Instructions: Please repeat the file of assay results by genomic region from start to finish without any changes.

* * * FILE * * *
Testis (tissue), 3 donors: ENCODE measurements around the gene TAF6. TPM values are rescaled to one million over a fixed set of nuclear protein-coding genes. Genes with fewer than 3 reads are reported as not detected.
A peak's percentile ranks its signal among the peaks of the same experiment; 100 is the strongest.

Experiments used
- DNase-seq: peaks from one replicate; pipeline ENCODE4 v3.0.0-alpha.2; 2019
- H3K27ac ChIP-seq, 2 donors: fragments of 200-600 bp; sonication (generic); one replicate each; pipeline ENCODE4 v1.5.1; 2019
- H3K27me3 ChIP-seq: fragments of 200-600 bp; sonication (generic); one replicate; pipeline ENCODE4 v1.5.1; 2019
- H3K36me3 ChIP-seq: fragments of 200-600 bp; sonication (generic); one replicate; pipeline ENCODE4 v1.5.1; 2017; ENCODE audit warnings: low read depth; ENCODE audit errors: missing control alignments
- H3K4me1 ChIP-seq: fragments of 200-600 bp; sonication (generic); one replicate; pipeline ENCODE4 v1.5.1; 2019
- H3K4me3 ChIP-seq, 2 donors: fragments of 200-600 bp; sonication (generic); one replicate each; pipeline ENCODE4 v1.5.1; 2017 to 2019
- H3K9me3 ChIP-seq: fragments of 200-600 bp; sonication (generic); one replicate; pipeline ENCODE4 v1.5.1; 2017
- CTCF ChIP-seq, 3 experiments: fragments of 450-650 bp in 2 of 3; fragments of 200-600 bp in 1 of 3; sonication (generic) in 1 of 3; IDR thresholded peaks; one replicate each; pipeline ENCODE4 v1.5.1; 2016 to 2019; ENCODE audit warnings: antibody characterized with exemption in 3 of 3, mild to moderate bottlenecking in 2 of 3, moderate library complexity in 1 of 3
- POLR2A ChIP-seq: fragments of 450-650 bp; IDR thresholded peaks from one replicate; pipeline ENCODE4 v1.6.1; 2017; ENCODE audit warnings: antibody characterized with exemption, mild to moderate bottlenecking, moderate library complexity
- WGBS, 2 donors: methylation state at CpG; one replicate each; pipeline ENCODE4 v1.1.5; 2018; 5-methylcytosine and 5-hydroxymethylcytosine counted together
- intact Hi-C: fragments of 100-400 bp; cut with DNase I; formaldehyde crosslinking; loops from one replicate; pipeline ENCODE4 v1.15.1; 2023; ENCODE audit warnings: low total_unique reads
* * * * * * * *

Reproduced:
Testis (tissue), 3 donors: ENCODE measurements around the gene TAF6. TPM values are rescaled to one million over a fixed set of nuclear protein-coding genes. Genes with fewer than 3 reads are reported as not detected.
A peak's percentile ranks its signal among the peaks of the same experiment; 100 is the strongest.

Experiments used
- DNase-seq: peaks from one replicate; pipeline ENCODE4 v3.0.0-alpha.2; 2019
- H3K27ac ChIP-seq, 2 donors: fragments of 200-600 bp; sonication (generic); one replicate each; pipeline ENCODE4 v1.5.1; 2019
- H3K27me3 ChIP-seq: fragments of 200-600 bp; sonication (generic); one replicate; pipeline ENCODE4 v1.5.1; 2019
- H3K36me3 ChIP-seq: fragments of 200-600 bp; sonication (generic); one replicate; pipeline ENCODE4 v1.5.1; 2017; ENCODE audit warnings: low read depth; ENCODE audit errors: missing control alignments
- H3K4me1 ChIP-seq: fragments of 200-600 bp; sonication (generic); one replicate; pipeline ENCODE4 v1.5.1; 2019
- H3K4me3 ChIP-seq, 2 donors: fragments of 200-600 bp; sonication (generic); one replicate each; pipeline ENCODE4 v1.5.1; 2017 to 2019
- H3K9me3 ChIP-seq: fragments of 200-600 bp; sonication (generic); one replicate; pipeline ENCODE4 v1.5.1; 2017
- CTCF ChIP-seq, 3 experiments: fragments of 450-650 bp in 2 of 3; fragments of 200-600 bp in 1 of 3; sonication (generic) in 1 of 3; IDR thresholded peaks; one replicate each; pipeline ENCODE4 v1.5.1; 2016 to 2019; ENCODE audit warnings: antibody characterized with exemption in 3 of 3, mild to moderate bottlenecking in 2 of 3, moderate library complexity in 1 of 3
- POLR2A ChIP-seq: fragments of 450-650 bp; IDR thresholded peaks from one replicate; pipeline ENCODE4 v1.6.1; 2017; ENCODE audit warnings: antibody characterized with exemption, mild to moderate bottlenecking, moderate library complexity
- WGBS, 2 donors: methylation state at CpG; one replicate each; pipeline ENCODE4 v1.1.5; 2018; 5-methylcytosine and 5-hydroxymethylcytosine counted together
- intact Hi-C: fragments of 100-400 bp; cut with DNase I; formaldehyde crosslinking; loops from one replicate; pipeline ENCODE4 v1.15.1; 2023; ENCODE audit warnings: low total_unique reads